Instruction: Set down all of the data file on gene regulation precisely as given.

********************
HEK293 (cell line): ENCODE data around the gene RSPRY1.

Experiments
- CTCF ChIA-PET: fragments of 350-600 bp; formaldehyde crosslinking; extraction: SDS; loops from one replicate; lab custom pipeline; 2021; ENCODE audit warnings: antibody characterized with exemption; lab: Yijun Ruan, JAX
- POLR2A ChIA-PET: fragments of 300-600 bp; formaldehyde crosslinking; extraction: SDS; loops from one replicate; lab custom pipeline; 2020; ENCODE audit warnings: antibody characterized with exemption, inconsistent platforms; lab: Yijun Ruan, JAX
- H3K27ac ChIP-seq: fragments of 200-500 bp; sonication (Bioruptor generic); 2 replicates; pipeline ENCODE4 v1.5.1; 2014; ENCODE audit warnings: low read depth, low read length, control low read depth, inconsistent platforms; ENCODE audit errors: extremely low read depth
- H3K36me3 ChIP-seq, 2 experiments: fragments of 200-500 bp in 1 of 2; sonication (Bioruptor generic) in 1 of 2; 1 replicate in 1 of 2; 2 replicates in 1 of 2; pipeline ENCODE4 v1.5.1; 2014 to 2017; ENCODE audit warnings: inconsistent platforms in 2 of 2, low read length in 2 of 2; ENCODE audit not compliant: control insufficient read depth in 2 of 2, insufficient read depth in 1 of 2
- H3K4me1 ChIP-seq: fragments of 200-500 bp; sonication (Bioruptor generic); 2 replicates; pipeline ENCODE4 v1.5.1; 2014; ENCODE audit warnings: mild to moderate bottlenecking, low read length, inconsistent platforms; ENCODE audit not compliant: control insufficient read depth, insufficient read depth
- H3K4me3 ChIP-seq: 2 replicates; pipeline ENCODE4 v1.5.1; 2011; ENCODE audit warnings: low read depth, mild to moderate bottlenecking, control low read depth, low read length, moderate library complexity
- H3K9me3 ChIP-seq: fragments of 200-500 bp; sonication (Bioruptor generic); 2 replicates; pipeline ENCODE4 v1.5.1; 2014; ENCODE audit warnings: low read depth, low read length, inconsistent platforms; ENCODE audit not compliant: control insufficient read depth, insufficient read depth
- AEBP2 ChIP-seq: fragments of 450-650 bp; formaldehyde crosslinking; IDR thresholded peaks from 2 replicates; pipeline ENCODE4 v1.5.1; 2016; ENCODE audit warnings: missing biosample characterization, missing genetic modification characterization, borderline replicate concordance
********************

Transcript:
HEK293 (cell line): ENCODE data around the gene RSPRY1.

Experiments
- CTCF ChIA-PET: fragments of 350-600 bp; formaldehyde crosslinking; extraction: SDS; loops from one replicate; lab custom pipeline; 2021; ENCODE audit warnings: antibody characterized with exemption; lab: Yijun Ruan, JAX
- POLR2A ChIA-PET: fragments of 300-600 bp; formaldehyde crosslinking; extraction: SDS; loops from one replicate; lab custom pipeline; 2020; ENCODE audit warnings: antibody characterized with exemption, inconsistent platforms; lab: Yijun Ruan, JAX
- H3K27ac ChIP-seq: fragments of 200-500 bp; sonication (Bioruptor generic); 2 replicates; pipeline ENCODE4 v1.5.1; 2014; ENCODE audit warnings: low read depth, low read length, control low read depth, inconsistent platforms; ENCODE audit errors: extremely low read depth
- H3K36me3 ChIP-seq, 2 experiments: fragments of 200-500 bp in 1 of 2; sonication (Bioruptor generic) in 1 of 2; 1 replicate in 1 of 2; 2 replicates in 1 of 2; pipeline ENCODE4 v1.5.1; 2014 to 2017; ENCODE audit warnings: inconsistent platforms in 2 of 2, low read length in 2 of 2; ENCODE audit not compliant: control insufficient read depth in 2 of 2, insufficient read depth in 1 of 2
- H3K4me1 ChIP-seq: fragments of 200-500 bp; sonication (Bioruptor generic); 2 replicates; pipeline ENCODE4 v1.5.1; 2014; ENCODE audit warnings: mild to moderate bottlenecking, low read length, inconsistent platforms; ENCODE audit not compliant: control insufficient read depth, insufficient read depth
- H3K4me3 ChIP-seq: 2 replicates; pipeline ENCODE4 v1.5.1; 2011; ENCODE audit warnings: low read depth, mild to moderate bottlenecking, control low read depth, low read length, moderate library complexity
- H3K9me3 ChIP-seq: fragments of 200-500 bp; sonication (Bioruptor generic); 2 replicates; pipeline ENCODE4 v1.5.1; 2014; ENCODE audit warnings: low read depth, low read length, inconsistent platforms; ENCODE audit not compliant: control insufficient read depth, insufficient read depth
- AEBP2 ChIP-seq: fragments of 450-650 bp; formaldehyde crosslinking; IDR thresholded peaks from 2 replicates; pipeline ENCODE4 v1.5.1; 2016; ENCODE audit warnings: missing biosample characterization, missing genetic modification characterization, borderline replicate concordance